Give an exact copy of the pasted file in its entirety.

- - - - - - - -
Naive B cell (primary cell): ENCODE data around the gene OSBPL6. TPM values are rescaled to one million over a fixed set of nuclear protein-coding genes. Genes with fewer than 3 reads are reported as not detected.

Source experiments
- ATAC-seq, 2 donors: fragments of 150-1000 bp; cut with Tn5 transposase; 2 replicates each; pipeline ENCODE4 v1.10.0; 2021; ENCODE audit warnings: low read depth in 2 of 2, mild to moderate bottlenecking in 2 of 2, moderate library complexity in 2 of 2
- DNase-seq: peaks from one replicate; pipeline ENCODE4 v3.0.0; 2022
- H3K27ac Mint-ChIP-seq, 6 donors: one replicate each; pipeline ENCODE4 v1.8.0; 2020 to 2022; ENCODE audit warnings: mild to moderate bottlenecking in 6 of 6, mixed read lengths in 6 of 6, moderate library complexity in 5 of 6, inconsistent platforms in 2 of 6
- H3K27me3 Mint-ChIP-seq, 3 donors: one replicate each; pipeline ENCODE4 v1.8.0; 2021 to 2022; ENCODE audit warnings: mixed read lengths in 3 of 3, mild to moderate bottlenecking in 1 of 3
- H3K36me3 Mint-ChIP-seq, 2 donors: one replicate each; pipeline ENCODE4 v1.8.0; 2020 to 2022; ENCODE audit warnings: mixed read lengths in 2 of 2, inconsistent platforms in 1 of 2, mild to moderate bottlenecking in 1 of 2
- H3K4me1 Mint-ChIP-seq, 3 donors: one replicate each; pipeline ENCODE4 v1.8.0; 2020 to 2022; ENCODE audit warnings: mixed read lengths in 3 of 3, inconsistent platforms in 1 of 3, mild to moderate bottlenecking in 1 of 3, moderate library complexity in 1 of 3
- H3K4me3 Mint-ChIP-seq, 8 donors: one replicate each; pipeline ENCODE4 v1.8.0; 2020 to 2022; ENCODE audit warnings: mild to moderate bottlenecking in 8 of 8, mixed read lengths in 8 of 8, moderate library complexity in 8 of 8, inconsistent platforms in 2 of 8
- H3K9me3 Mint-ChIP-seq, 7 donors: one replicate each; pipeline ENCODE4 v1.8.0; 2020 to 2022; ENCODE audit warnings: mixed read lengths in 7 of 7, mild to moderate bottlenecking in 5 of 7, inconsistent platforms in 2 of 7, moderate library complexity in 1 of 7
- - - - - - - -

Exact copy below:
Naive B cell (primary cell): ENCODE data around the gene OSBPL6. TPM values are rescaled to one million over a fixed set of nuclear protein-coding genes. Genes with fewer than 3 reads are reported as not detected.

Source experiments
- ATAC-seq, 2 donors: fragments of 150-1000 bp; cut with Tn5 transposase; 2 replicates each; pipeline ENCODE4 v1.10.0; 2021; ENCODE audit warnings: low read depth in 2 of 2, mild to moderate bottlenecking in 2 of 2, moderate library complexity in 2 of 2
- DNase-seq: peaks from one replicate; pipeline ENCODE4 v3.0.0; 2022
- H3K27ac Mint-ChIP-seq, 6 donors: one replicate each; pipeline ENCODE4 v1.8.0; 2020 to 2022; ENCODE audit warnings: mild to moderate bottlenecking in 6 of 6, mixed read lengths in 6 of 6, moderate library complexity in 5 of 6, inconsistent platforms in 2 of 6
- H3K27me3 Mint-ChIP-seq, 3 donors: one replicate each; pipeline ENCODE4 v1.8.0; 2021 to 2022; ENCODE audit warnings: mixed read lengths in 3 of 3, mild to moderate bottlenecking in 1 of 3
- H3K36me3 Mint-ChIP-seq, 2 donors: one replicate each; pipeline ENCODE4 v1.8.0; 2020 to 2022; ENCODE audit warnings: mixed read lengths in 2 of 2, inconsistent platforms in 1 of 2, mild to moderate bottlenecking in 1 of 2
- H3K4me1 Mint-ChIP-seq, 3 donors: one replicate each; pipeline ENCODE4 v1.8.0; 2020 to 2022; ENCODE audit warnings: mixed read lengths in 3 of 3, inconsistent platforms in 1 of 3, mild to moderate bottlenecking in 1 of 3, moderate library complexity in 1 of 3
- H3K4me3 Mint-ChIP-seq, 8 donors: one replicate each; pipeline ENCODE4 v1.8.0; 2020 to 2022; ENCODE audit warnings: mild to moderate bottlenecking in 8 of 8, mixed read lengths in 8 of 8, moderate library complexity in 8 of 8, inconsistent platforms in 2 of 8
- H3K9me3 Mint-ChIP-seq, 7 donors: one replicate each; pipeline ENCODE4 v1.8.0; 2020 to 2022; ENCODE audit warnings: mixed read lengths in 7 of 7, mild to moderate bottlenecking in 5 of 7, inconsistent platforms in 2 of 7, moderate library complexity in 1 of 7